In the midst of the COVID pandemic shutdown, Summer Street found new ways to engage its participants while continuing and expanding programming.
The 129 participants who are used to operating out of Summer Street’s physical space are now online via tablets and other devices provided through the organization. The transition, while challenging, has succeeded beyond imagining, according to director of services, Dorothy Doyle.
“The growth we’ve seen in our participants since they came online is staggering. There is no going back from here,” she said.
Participant Wanda Davis said online programming has given her a reason to get out of bed in the mornings.
“When COVID shut everything down Summer Street came to the rescue by offering online courses and programming. Doing virtual classes helps break up the day. With online social networking we can still have interactions with staff and friends, so it gives me something to look forward to.”
She is finding the new courses interactive and easy to follow. “They are helping me add new skills to my resume,” she added.
Doyle said there was fear and uncertainty when Summer Street had to suspend regular programming.
“Staff were making phone calls to stay in touch, but we knew we had to do more,” she added.
She approached co-workers, Jannesta Sharpe, manager of skill development and Katie O’Farrell-Sutherland, manager of client support and counselling therapy. Together they committed to find a way to take programming online — and in two weeks they did it.
“It certainly involved learning some new skills on our end before we could go to our participants and bring them online but staff were quick to see the potential,” said Sharpe.
With additional financial support provided via the United Way of Pictou County’s Atlantic Compassion Fund and the Government of Canada’s COVID-19 Emergency Community Support Fund, Summer Street was able to maximize its initial investment in June to purchase tablets and laptops. Based upon many positive outcomes, additional financial support was provided through the Department of Community Services. In total, 33 tablets were circulated amongst Summer Street participants who would otherwise not have been able to be involved. Ongoing support through the Riverview Home Corporation and Highland Community Residential Services contributed to the overall success of the new programming which utilizes Google Classroom and Microsoft Teams.
“We’re now able to connect everyone who wants to be connected. We’re offering classes and activities but we’re also keeping in touch on a personal basis,” said Sharpe.
O’Farrell-Sutherland described the online contact as invaluable. “It is tremendously reassuring to maintain steady contact through this challenging time. It has allowed all staff to quickly recognize if a participant is struggling. If that is the case, Facetime and video calls allow me to intervene and hopefully head off more serious issues,” she said.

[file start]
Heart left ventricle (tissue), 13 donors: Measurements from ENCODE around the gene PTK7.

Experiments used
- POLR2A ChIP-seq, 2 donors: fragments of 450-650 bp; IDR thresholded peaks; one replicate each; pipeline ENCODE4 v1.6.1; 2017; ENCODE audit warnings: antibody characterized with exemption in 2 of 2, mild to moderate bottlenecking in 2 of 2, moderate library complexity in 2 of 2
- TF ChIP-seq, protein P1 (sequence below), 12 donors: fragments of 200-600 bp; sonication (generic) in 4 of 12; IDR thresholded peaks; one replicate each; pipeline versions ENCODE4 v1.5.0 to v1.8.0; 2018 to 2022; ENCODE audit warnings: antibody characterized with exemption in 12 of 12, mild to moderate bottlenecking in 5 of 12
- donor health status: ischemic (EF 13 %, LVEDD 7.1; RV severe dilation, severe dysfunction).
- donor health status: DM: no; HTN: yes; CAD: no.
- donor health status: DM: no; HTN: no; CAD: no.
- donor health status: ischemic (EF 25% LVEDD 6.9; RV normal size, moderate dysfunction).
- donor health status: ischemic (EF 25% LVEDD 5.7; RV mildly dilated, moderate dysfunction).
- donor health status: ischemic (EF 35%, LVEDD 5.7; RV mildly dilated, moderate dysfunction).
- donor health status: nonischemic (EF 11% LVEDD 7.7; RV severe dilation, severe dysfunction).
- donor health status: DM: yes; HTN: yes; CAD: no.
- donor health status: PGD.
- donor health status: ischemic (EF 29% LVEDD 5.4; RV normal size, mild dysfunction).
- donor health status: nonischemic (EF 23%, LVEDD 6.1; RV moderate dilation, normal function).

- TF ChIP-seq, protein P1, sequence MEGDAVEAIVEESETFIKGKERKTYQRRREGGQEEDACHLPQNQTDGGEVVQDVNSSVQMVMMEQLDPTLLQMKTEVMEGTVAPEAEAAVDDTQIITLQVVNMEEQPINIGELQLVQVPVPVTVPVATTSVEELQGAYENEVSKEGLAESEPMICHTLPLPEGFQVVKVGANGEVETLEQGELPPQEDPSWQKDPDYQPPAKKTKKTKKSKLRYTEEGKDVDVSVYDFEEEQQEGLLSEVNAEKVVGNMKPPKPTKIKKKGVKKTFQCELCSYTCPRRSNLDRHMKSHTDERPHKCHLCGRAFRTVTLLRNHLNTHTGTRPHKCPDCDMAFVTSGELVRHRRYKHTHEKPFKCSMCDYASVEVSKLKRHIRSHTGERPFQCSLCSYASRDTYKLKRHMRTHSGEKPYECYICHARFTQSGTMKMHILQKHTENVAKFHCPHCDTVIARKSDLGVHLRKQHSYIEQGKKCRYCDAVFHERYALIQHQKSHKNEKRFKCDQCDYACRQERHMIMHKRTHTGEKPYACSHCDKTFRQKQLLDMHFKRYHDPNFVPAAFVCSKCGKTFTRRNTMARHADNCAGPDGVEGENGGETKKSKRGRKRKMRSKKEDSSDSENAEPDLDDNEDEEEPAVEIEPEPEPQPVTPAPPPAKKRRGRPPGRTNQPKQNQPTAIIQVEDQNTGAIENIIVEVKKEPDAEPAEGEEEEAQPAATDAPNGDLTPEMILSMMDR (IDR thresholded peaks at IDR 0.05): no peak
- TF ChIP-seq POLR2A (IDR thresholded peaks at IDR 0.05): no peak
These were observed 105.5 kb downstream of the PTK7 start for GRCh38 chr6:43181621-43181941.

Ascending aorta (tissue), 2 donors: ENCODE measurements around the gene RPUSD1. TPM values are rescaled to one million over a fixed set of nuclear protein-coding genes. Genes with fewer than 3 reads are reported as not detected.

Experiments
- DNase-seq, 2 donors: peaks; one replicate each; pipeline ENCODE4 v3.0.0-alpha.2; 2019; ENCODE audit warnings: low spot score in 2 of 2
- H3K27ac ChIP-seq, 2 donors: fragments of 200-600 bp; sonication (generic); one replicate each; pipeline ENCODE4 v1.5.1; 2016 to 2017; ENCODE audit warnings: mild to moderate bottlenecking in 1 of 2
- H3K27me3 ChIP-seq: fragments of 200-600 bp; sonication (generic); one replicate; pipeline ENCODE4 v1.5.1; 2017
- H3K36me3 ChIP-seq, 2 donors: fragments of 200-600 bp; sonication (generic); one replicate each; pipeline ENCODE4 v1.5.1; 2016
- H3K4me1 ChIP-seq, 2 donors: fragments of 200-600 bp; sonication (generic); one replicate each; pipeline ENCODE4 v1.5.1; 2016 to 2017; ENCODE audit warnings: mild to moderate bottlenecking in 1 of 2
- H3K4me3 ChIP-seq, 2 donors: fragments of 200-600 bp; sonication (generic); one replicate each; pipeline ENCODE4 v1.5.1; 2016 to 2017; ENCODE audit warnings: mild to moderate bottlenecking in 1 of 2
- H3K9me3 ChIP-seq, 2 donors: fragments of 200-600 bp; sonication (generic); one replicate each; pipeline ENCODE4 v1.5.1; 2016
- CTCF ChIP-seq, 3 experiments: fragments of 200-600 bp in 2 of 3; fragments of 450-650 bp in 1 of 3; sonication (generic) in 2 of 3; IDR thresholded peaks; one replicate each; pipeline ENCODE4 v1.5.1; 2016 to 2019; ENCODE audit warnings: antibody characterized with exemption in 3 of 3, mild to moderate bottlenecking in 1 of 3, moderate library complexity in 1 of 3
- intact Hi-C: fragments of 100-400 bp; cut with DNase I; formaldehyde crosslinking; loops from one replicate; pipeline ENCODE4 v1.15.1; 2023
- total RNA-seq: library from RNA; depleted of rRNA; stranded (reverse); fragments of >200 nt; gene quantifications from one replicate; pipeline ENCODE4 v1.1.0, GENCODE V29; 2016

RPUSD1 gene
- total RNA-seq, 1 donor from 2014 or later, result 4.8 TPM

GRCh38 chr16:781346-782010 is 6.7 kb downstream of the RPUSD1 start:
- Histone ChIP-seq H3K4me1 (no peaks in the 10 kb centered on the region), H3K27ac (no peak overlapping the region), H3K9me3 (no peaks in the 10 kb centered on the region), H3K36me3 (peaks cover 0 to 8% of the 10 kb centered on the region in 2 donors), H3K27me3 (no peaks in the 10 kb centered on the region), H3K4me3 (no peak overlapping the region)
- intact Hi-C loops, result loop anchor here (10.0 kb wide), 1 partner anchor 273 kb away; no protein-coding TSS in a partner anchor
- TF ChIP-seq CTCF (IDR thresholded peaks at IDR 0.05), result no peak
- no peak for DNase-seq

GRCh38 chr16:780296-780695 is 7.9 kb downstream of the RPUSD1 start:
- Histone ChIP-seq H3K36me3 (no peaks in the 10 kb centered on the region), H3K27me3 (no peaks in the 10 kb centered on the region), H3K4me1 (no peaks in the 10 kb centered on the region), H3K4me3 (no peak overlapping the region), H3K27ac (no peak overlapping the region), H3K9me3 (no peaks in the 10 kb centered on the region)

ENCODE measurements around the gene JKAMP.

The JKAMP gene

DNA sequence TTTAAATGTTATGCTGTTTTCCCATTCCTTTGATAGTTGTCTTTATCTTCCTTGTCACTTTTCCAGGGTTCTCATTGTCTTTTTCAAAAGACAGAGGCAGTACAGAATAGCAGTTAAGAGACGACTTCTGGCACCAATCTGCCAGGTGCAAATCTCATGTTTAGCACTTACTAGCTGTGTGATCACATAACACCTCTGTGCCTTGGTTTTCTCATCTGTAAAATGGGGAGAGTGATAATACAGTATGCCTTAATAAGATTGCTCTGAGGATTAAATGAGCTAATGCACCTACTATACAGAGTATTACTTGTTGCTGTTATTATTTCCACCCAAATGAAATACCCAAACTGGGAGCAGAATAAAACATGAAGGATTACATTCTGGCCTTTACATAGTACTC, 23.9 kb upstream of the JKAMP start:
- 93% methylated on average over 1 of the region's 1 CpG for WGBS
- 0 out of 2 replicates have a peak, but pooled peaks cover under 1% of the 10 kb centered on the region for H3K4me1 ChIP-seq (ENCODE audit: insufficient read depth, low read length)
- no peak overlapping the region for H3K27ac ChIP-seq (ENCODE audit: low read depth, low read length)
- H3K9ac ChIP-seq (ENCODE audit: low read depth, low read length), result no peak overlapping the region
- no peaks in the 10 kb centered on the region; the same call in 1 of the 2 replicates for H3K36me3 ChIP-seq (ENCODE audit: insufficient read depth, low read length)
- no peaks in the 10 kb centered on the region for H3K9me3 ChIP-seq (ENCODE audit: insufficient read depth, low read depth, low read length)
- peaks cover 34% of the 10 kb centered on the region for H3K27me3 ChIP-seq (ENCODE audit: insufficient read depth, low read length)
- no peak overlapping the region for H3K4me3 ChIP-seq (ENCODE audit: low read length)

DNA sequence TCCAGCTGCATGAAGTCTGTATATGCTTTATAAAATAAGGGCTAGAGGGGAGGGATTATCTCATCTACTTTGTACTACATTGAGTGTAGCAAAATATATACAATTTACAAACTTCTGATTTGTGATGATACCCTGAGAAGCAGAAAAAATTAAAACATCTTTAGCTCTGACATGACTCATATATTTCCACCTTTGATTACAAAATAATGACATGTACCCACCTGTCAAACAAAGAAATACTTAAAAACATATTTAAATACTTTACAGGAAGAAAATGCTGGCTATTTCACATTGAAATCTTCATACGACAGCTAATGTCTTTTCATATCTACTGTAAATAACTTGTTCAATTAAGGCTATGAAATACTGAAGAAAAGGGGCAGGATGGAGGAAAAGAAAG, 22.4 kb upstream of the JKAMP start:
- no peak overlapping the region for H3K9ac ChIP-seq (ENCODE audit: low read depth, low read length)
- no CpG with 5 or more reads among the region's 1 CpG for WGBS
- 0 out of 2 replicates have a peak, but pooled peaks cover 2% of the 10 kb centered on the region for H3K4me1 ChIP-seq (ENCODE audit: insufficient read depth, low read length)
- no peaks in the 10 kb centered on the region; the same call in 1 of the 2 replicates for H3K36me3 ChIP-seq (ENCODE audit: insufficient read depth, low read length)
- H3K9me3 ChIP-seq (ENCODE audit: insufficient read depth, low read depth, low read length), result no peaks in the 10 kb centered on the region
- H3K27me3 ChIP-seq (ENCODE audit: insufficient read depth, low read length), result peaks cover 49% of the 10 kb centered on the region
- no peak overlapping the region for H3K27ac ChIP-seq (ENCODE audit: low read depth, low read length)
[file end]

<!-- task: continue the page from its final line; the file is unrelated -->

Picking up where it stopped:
Sharpe noted the technology also enables participants to connect with each other.
“Being in contact with other participants, being able to see each other on their screens, has helped with the loss and isolation.”
Doyle added COVID has greatly reduced the social circles of many Summer Street participants.
“Some were unable to see their families for an extended time and that was extremely difficult. Others live alone and don’t have the daily contacts they are accustomed to so being able to continue our connection with them has been vital.”
While some participants approached the new technology with trepidation, others already had some skills and a surprising number relished the new possibilities.
“It just makes our day when someone grasps onto new technology and takes it a step further on their own,” said Sharpe, adding that through Google Classroom staff have resource material for 56 courses.
O’Farrell-Sutherland pointed out interactive learning games are also proving helpful.
“Through our online approach we have been able to offer counselling as needed, keep communication open, provide courses and just make life more enjoyable since COVID spun our wheels,” she said.
Doyle noted Summer Street has traditionally based its programs on a participant to instructor ratio but being online is more flexible. Courses are offered Monday to Friday and include such topics as food services safety, basic first aid, sign language, internet safety, job readiness, self-esteem, and anger management.
“A number of participants are receiving their WHMIS and first aid certification, having completed their course online and that is a notable milestone for Summer Street,” said Doyle.
Summer Street, so named because it represents optimism and a place in the community, has been serving the needs of adults with intellectual disabilities for over 50 years. Like so many organizations, it relies heavily on the dedicated support and unfailing generosity of the people of Pictou County. It is open to donations of all kinds, including gifts of cash, bonds, mutual funds, GICs and shares, as well as life insurance, property, land, art, vehicles and so on. The organization asks that anyone who is in a position to make a gift to consider Summer Street or any of the many organizations in Pictou County that are supporting vulnerable persons during this crisis. For more information contact firstname.lastname@example.org or visit summerstreet.ca.